Judgement published:
Family friendly and flexible working rights

Advocates General (CJEU) - October 2013 The claimant, who became the mother of a baby born to another woman as a result of a surrogacy arrangement, argued that UK law should be interpreted in accordance with the pregnant workers directive after her employer initially refused to grant her leave under its adoption policy.   There is nothing in UK or European legislation to say that a woman who becomes a mother by using a surrogate arrangement should be entitled to the same rights as…

Judgement published:
Family friendly and flexible working rights , Termination

Court of Justice of the European Union - July 2013 An employee selected for redundancy while absent on parental leave, claimed discrimination as she was assessed on the basis of her last appraisal while other employees were assessed on the basis of their most recent performance evaluation. The CJEU ruled that  identical selection criteria must be applied to all employees.   This case concerned an employee, Nadezda Riezniece, who was selected for redundancy while absent on parental leave…

Family friendly and flexible working rights

Employment Appeal Tribunal - October 2012 Is a dismissal for redundancy following maternity leave discriminatory? Facts The employee worked part-time as a marketing manager within a team of four. She had moved to part-time working following the birth of her first child. When she became pregnant with her second child, she took her entitlement to one year's maternity leave.   During her maternity leave, the organisation did not recruit anyone to cover her work; instead her duties were…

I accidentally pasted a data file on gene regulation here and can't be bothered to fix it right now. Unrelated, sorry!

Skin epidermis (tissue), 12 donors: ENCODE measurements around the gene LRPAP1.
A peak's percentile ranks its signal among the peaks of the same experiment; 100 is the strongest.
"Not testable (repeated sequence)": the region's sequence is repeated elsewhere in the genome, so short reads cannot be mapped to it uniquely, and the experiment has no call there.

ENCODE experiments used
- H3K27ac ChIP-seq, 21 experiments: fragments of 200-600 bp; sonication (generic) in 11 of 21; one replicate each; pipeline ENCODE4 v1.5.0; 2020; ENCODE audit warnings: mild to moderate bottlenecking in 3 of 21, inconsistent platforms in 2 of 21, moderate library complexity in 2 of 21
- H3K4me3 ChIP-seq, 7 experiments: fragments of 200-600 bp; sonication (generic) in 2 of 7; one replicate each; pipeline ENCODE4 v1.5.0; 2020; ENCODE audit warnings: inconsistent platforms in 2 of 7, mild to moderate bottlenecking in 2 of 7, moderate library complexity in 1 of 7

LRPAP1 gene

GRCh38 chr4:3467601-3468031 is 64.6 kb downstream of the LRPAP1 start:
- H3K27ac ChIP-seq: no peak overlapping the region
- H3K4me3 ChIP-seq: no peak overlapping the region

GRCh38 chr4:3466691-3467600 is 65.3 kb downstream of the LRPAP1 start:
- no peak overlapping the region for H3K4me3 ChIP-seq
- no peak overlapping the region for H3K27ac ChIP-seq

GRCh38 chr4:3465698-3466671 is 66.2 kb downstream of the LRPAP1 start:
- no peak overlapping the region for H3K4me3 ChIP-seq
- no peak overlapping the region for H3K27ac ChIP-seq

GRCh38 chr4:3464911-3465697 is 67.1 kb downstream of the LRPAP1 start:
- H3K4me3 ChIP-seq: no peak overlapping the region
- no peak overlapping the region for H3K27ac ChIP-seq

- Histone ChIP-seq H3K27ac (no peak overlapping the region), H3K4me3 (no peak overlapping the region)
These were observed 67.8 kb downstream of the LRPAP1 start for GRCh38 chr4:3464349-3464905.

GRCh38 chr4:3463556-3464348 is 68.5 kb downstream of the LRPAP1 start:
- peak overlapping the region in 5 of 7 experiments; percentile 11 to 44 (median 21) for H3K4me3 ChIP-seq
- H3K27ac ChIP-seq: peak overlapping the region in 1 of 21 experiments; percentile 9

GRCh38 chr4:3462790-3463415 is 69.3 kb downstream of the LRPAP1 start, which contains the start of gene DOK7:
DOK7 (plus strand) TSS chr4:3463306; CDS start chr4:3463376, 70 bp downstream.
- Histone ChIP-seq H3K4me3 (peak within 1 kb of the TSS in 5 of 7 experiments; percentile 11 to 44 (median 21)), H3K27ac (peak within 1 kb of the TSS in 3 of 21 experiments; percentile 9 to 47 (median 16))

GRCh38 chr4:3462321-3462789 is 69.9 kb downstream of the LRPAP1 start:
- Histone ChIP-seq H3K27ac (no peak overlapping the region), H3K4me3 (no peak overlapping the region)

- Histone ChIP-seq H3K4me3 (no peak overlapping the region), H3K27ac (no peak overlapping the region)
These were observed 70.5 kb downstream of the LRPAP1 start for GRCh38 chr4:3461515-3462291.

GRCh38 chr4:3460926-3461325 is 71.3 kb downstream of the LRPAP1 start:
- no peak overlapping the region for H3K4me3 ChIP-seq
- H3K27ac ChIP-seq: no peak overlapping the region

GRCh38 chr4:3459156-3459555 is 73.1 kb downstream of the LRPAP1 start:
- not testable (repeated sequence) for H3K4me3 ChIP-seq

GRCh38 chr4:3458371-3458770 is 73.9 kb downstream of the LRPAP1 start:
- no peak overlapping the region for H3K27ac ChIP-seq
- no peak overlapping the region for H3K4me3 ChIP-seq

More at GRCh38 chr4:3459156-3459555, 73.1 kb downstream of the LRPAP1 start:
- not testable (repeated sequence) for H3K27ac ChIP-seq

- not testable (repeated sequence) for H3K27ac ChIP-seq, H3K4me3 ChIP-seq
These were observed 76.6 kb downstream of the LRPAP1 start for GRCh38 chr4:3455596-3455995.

Family friendly and flexible working rights , Termination

Employment Appeal Tribunal - April 2011 Women on maternity leave must not be treated more favourably than other employees in redundancy selection pool Facts Eversheds needed to cut costs and proceeded with redundancies. In one pool it had two solicitors - De Belin, a 45-year-old male, and a 40-year-old female who was on maternity leave - and needed to select one of them for redundancy.   Eversheds used a matrix for the redundancy selection process. This assessed a range of abilities…

Family friendly and flexible working rights

Employment Tribunal - 2011 Employee dismissed unfairly for taking time off to care for dependants Facts Employees are entitled to take reasonable time off to deal with emergencies that arise relating to dependants (Employment Rights Act 1996). This time off is unpaid. Employees must not suffer any detriment if they exercise this right.   In this case, Clarke arrived half an hour late for work because his childcare arrangements had failed and he had to make alternative arrangements at…

Pay and benefits, Family friendly and flexible working rights

Court of Justice of the European Union - July 2010 No requirement to pay job-related allowances when pregnant employee moved to different job Facts Parviainen worked as an air steward for Finnair. She became pregnant and was moved to work as ground staff following a health and safety risk assessment of potential harm to her and her unborn child.   While working as ground staff, she was entitled to her basic salary and the ground staff allowances. This meant that her salary dropped by…